The research of W. D. Keller was influential in resolving questions concerning the origin of the Georgia-South Carolina kaolin deposits. Keller's research on the factors controlling the formation of kaolinite is the cornerstone for our understanding of the origin of these unique kaolin deposits. The development of the ideas central to our understanding of these deposits are outlined in this paper.
The present view of the origin of the soft kaolin deposits is summarized as follows. Kaolinite was formed by the alteration of feldspar and mica in coarse grained metamorphic and igneous rocks of the Piedmont Plateau and associated arkosic sands. Kaolinitic sediment from the crystalline rocks was carried southeast toward the Cretaceous shoreline. Subsequently, rapid erosion of non-altered crystalline rocks led to the deposition of arkosic sediments with partially altered feldspars. Repeated exposure to the harsh weathering conditions resulted in the alteration of most of the feldspar to kaolinite. The transportation process led to the natural separation of significant amounts of quartz, feldspar, and mica from kaolinite. The kaolin rich sediments were deposited in fresh to slightly brackish quiet water environments associated with fluvial-deltaic settings at the Cretaceous shore. Deposition of kaolinite in fresh water induced face-to-edge flocculation and an open pore structure. Continued rapid addition of fluvial sediment quickly covered the fine material in the sedimentary sequence. Subsequently, groundwater altered the remaining feldspar to kaolinite and this facilitated the formation of large vermicular crystals.
The hard kaolin deposits formed in a different manner. The sea level changes during the late Cretaceous to early Tertiary eventually exposed fine grained metavolcanic rocks of east Georgia and South Carolina to intense weathering conditions. Under these conditions kaolinite formed from fine grained mica in phyllite and fine grained schist. The kaolin rich sediments were transported to the Eocene shoreline and were deposited in brackish to marine environments. Deposition in saline water caused face-to-face flocculation and resulted in a tightly packed sediment that was not easily altered by groundwater.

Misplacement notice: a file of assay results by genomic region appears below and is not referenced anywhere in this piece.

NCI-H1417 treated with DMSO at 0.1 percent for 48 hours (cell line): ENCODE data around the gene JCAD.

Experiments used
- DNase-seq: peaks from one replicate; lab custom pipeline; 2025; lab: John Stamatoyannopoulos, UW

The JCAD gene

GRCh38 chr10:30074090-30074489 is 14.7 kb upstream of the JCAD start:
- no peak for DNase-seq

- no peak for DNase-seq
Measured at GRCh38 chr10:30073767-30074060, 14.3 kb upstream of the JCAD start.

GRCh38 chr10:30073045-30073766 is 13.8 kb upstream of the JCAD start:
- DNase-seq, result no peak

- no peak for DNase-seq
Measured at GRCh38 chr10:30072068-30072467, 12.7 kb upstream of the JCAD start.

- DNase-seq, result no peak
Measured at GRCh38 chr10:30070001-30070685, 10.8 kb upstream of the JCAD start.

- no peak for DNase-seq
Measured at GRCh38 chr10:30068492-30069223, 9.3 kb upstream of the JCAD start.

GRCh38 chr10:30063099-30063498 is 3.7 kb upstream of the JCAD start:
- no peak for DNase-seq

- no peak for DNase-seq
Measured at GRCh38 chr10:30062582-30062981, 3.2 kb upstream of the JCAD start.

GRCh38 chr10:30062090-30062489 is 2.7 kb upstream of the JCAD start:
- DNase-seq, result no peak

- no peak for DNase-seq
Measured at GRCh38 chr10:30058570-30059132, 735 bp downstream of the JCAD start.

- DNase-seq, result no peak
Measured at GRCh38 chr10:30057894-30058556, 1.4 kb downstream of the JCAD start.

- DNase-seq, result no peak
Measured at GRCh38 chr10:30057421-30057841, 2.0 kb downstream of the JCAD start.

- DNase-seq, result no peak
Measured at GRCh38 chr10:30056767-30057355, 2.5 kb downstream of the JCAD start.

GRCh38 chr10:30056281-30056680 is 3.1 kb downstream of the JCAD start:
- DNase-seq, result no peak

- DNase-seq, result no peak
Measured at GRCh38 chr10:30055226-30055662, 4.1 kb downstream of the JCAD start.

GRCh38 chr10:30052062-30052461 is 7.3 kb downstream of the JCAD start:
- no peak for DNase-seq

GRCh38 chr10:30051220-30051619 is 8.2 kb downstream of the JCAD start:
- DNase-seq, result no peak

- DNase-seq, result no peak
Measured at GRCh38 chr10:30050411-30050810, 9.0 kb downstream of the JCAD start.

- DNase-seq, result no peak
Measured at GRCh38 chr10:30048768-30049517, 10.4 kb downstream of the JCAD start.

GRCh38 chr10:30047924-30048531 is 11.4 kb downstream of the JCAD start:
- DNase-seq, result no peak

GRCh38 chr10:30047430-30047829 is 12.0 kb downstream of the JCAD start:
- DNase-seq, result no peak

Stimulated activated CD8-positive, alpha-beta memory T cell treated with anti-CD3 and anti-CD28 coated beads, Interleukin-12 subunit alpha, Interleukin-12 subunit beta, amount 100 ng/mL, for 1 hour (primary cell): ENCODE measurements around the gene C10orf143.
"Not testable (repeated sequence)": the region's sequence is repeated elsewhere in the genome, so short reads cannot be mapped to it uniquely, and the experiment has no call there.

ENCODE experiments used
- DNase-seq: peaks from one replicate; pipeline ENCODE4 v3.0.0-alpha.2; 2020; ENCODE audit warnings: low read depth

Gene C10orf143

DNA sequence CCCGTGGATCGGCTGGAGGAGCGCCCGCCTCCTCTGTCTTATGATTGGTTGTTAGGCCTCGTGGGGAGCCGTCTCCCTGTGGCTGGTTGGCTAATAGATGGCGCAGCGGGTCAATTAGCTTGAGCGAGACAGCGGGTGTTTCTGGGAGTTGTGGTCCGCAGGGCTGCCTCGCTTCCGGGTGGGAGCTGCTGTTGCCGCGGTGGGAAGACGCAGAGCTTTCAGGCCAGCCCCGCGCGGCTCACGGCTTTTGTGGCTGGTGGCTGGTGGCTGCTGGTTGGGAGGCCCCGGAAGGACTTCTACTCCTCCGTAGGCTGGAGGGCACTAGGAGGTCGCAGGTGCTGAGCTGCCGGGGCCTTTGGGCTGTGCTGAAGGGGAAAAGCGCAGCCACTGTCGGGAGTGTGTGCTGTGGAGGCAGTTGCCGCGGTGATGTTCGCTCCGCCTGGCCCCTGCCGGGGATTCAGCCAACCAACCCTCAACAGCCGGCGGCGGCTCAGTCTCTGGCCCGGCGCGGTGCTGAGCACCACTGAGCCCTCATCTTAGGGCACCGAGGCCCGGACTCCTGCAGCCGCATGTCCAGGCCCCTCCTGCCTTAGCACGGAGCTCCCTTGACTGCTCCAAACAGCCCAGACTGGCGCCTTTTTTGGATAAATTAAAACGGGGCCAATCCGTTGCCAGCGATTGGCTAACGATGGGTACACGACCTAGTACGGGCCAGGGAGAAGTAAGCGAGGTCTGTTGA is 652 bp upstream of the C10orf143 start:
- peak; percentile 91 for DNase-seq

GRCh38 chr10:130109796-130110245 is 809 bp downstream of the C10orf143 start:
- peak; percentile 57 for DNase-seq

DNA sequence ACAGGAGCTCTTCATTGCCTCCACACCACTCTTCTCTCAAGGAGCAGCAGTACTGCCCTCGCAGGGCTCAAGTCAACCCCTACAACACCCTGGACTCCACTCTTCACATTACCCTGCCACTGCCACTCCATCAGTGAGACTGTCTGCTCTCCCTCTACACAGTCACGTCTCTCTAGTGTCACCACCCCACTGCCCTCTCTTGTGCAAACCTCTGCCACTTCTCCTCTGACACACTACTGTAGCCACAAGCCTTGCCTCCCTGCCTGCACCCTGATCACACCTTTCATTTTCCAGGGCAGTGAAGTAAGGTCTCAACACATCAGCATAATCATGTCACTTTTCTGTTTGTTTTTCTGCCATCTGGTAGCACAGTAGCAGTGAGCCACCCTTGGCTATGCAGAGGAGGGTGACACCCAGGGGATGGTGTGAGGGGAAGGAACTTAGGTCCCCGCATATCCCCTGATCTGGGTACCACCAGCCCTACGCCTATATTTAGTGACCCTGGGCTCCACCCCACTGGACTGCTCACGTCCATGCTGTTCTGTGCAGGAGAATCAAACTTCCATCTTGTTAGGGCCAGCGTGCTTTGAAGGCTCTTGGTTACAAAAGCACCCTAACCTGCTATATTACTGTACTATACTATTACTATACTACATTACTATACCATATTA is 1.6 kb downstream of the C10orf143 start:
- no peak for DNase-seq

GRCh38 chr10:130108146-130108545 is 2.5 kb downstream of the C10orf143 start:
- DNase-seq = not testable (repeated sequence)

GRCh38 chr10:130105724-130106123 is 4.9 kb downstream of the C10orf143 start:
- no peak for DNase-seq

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Kaolin is an important industrial mineral in several world markets including uses in paper coating and filling, ceramics, paint, plastics, rubber, ink, fiberglass, cracking catalysts and many other uses (Murray, 1991). The kaolin minerals kaolinite, halloysite, dickite, and nacrite have essentially similar chemical composition but each has important structural and stacking differences. The most common kaolin mineral and the one that is the most important industrially is kaolinite [Al2Si205(OH)4]. Kaolinite can be formed as a residual weathering product, by hydrothermal alteration, and as an authigenic sedimentary mineral. The residual and hydrothermal occurrences are classed as primary and the sedimentary occurrences as secondary. Primary kaolins are those that have formed in situ usually by the alteration of crystalline rocks such as granites and rhyolites. The alteration results from surface weathering, groundwater movement below the surface or action of hydrothermal fluids. Secondary kaolins are sedimentary which were eroded, transported and deposited as beds or lenses associated with other sedimentary rocks. Most kaolin deposits of secondary origin were formed by the deposition of kaolinite which had been formed elsewhere. Some secondary deposits were formed from arkosic sediments that were altered after deposition, primarily by groundwater. There are far more deposits of primary kaolins in the world than secondary kaolin deposits because special geologic conditions are necessary for both the deposition and preservation of secondary kaolins.